4 Free Evernote Alternatives to Organize Your Life

George Tinari

Evernote is by far the most well-known solution for managing notes, tasks, reminders, and more while keeping them all in sync across all of your devices. Aside from the Evernote Premium upgrade, it’s free to use and most users get along perfectly fine without paying so much as a penny. However, it’s still not everyone’s cup of tea.

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Notes on a computer, via Shutterstock.

Syncing issues and bugs plagued users for many years. Plus other services can offer identical if not better features for organizing your life. If you take issue with Evernote or simply want to shop around for what else might fulfill your needs, here are four free alternatives to check out.

Microsoft OneNote

Previously a member of Microsoft’s Office suite of applications, OneNote is now a free standalone app that rivals the likes of Evernote. You can type out simple notes or manage quick task lists, but its power allows you to go as far as clipping web pages, adding photos, and scanning printed text.

If you get creative enough, you can wind up with a well-designed notebook page complete with photos, a check list, notes, music, and more for something like planning a road trip.

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OneNote takes note-taking and planning to the next level. The biggest difference between OneNote and Evernote are their contrasting approaches for giving users control.

OneNote gives you complete creative control over your notebook pages, allowing you to drag and drop boxes anywhere on the page. The various types of content come with predefined fields or placeholders so all you need to do is fill them out and place them where you want. Plus, OneNote users can collaborate together in shared notebooks.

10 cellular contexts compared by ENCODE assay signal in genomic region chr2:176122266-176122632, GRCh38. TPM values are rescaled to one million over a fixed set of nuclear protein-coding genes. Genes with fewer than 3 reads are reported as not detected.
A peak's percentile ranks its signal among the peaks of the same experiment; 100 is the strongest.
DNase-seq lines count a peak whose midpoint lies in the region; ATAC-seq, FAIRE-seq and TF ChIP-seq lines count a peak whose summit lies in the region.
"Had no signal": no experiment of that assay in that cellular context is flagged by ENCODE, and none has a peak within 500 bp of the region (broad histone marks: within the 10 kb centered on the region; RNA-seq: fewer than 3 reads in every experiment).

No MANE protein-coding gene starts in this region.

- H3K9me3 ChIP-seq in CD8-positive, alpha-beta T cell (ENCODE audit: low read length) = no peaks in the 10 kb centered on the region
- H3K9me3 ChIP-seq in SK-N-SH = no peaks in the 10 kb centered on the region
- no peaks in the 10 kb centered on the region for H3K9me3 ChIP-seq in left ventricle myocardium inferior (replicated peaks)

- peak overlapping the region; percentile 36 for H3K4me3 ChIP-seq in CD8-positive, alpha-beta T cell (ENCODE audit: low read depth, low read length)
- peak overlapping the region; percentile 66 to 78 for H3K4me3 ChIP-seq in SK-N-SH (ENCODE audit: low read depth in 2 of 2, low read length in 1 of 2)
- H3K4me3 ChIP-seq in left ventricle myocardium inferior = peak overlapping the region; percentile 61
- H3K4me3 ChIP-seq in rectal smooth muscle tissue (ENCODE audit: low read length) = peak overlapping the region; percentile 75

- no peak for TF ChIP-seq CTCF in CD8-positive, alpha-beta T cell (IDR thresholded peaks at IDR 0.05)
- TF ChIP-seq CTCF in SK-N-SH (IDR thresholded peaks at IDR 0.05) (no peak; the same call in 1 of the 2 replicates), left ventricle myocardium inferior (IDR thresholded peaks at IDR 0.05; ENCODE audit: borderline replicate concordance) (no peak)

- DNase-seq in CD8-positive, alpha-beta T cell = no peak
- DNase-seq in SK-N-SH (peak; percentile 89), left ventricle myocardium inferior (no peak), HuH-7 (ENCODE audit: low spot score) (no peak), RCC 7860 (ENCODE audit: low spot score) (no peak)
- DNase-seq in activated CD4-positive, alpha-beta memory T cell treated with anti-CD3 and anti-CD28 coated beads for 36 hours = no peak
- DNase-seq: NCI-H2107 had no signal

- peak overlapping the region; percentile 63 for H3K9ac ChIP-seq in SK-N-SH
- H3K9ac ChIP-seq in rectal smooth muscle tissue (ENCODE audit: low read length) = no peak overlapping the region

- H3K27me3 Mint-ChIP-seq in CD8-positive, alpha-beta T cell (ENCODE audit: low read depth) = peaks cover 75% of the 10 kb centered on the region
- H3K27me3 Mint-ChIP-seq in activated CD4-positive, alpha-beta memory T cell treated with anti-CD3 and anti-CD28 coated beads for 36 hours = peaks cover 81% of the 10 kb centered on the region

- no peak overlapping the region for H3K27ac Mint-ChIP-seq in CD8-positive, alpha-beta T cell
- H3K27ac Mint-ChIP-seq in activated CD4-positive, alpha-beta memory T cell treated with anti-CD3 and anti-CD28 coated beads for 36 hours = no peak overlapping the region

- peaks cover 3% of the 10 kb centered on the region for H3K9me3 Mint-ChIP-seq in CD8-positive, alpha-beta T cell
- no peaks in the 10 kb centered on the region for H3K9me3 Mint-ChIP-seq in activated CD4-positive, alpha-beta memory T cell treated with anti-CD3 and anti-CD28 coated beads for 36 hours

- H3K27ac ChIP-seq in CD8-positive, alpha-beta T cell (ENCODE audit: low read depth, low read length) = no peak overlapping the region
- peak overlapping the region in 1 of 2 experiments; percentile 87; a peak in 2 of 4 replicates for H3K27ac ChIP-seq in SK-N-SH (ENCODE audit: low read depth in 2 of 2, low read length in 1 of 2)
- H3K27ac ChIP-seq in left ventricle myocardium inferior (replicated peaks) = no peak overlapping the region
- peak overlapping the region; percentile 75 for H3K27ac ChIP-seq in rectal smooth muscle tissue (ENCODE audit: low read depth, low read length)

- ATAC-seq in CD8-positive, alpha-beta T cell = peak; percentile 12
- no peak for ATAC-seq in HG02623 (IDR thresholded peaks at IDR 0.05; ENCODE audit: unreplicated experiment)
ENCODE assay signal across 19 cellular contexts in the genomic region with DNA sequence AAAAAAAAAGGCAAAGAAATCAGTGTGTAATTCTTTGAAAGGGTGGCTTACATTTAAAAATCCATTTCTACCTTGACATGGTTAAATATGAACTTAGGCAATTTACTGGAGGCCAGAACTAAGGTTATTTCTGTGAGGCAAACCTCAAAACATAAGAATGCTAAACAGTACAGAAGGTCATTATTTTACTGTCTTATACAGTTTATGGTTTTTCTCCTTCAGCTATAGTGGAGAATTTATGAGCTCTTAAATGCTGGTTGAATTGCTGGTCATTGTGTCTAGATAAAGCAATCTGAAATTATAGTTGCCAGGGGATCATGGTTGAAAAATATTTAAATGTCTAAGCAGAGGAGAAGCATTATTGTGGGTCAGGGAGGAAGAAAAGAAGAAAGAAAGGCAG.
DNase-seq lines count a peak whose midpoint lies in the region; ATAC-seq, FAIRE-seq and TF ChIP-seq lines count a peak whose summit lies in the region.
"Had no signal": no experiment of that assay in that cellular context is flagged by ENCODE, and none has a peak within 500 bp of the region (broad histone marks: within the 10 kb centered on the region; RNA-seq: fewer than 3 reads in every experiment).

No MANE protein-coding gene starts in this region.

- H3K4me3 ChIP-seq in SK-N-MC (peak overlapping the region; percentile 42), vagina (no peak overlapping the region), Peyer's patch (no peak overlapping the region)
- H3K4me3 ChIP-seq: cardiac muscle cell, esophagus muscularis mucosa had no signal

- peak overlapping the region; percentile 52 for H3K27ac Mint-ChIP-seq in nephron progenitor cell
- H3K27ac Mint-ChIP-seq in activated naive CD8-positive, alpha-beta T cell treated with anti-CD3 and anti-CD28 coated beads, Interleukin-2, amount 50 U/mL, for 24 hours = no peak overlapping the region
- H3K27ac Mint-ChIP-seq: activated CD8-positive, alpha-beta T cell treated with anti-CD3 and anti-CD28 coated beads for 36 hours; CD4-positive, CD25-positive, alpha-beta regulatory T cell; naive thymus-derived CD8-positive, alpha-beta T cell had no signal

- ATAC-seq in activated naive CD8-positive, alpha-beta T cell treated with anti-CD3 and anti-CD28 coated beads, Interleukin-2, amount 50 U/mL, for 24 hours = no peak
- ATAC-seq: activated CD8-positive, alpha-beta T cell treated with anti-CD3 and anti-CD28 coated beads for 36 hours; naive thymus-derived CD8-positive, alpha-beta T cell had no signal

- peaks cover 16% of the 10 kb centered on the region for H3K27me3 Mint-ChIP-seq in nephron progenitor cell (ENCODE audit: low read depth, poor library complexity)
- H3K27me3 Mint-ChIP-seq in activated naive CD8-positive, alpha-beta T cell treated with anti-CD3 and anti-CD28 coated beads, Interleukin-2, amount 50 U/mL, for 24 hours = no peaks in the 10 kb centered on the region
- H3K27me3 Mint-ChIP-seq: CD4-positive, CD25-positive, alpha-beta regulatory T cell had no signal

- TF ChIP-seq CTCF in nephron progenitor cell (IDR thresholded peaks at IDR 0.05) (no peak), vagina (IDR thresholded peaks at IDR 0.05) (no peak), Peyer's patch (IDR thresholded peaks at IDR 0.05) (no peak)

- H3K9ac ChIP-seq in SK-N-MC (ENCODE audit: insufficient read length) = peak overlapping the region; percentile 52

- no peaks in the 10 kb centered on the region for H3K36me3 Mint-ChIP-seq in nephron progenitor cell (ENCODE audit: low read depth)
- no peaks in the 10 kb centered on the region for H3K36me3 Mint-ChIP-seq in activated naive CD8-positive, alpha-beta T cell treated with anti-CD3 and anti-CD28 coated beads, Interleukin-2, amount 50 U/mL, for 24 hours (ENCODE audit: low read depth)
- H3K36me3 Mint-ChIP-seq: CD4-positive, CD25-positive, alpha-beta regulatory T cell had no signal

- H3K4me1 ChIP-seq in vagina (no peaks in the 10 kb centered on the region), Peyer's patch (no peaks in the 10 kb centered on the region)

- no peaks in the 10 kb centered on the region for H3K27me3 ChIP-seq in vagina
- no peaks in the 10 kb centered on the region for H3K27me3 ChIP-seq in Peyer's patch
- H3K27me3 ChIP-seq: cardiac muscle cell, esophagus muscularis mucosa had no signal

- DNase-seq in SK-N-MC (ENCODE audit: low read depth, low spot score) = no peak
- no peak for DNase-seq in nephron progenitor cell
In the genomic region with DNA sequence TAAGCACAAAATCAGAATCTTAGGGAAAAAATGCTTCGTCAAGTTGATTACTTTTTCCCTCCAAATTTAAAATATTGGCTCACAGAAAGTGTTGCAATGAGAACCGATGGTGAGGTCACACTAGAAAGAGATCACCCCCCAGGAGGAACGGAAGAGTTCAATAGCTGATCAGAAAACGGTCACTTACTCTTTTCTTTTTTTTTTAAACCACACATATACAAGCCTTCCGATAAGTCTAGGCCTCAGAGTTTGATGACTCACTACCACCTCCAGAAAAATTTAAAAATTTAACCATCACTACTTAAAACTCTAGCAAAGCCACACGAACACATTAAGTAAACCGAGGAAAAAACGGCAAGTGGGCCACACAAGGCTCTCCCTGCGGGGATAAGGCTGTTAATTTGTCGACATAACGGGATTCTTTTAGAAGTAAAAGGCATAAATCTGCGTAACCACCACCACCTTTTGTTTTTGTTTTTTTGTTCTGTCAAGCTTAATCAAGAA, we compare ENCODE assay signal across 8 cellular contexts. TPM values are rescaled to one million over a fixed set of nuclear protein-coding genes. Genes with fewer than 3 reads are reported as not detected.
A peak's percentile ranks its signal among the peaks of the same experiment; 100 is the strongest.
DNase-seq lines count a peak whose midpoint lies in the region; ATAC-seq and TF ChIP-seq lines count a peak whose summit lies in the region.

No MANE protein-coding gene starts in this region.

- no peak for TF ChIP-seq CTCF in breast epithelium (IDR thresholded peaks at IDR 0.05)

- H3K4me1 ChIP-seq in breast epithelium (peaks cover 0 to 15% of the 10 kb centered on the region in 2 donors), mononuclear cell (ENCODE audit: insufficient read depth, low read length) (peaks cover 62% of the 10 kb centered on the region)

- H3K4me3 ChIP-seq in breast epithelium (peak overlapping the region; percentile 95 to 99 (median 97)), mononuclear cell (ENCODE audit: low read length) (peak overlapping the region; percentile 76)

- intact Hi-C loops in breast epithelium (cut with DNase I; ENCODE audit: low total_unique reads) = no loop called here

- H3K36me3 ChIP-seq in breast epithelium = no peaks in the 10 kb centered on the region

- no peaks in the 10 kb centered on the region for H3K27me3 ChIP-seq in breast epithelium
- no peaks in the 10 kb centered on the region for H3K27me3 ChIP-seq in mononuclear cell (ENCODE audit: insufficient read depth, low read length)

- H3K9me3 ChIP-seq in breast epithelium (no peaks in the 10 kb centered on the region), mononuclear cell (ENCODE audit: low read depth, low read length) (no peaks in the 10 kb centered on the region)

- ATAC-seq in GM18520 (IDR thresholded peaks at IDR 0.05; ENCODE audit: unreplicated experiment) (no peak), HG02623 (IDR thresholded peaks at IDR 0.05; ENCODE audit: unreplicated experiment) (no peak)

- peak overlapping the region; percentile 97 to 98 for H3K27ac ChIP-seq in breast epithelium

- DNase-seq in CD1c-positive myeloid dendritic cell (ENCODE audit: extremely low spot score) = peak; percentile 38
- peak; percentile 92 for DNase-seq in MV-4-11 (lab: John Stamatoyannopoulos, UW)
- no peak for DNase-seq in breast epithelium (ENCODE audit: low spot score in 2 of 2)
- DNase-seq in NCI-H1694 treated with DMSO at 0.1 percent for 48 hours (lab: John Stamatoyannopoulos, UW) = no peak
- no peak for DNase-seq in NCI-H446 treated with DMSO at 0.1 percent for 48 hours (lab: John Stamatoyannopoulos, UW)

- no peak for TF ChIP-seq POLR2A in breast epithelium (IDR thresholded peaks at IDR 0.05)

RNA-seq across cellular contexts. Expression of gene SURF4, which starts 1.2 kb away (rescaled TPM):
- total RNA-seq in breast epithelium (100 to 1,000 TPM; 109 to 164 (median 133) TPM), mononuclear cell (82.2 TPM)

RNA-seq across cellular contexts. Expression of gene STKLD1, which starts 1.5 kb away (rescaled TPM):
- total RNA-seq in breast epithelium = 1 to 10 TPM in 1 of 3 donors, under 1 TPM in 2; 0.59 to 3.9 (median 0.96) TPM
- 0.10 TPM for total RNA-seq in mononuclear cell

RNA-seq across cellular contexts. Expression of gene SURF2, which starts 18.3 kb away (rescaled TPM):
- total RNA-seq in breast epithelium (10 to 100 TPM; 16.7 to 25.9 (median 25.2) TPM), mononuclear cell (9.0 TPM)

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While Evernote also supports various types of media like audio recordings, photos and scans, it looks more like a traditional word processor for taking notes, except with a few extras. Evernote gets more powerful than OneNote with its wide range of third-party app support, which can export data to the app and broaden your collection.

Google Keep

Google Keep provides an interesting take on keeping notes and tasks. Its design suggests it’s more of a virtual office board that you can post interactive sticky notes on. It’s significantly more straightforward, and therefore easier to use, than Evernote and Microsoft OneNote, but does lack many of the features for power users.

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It’s basically just a customized list of notes you arrange to your liking. You can transform the standard text note into one with photos or a task list with checkboxes. Then pick the color of your note and add it to your board. You can add labels to notes which act as organizational tags to filter by label and share your notes with friends and family who also use Google Keep.

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There’s something quite charming about using Google Keep in that it removes all the bells and whistles and just leaves you to face what you’re trying to accomplish.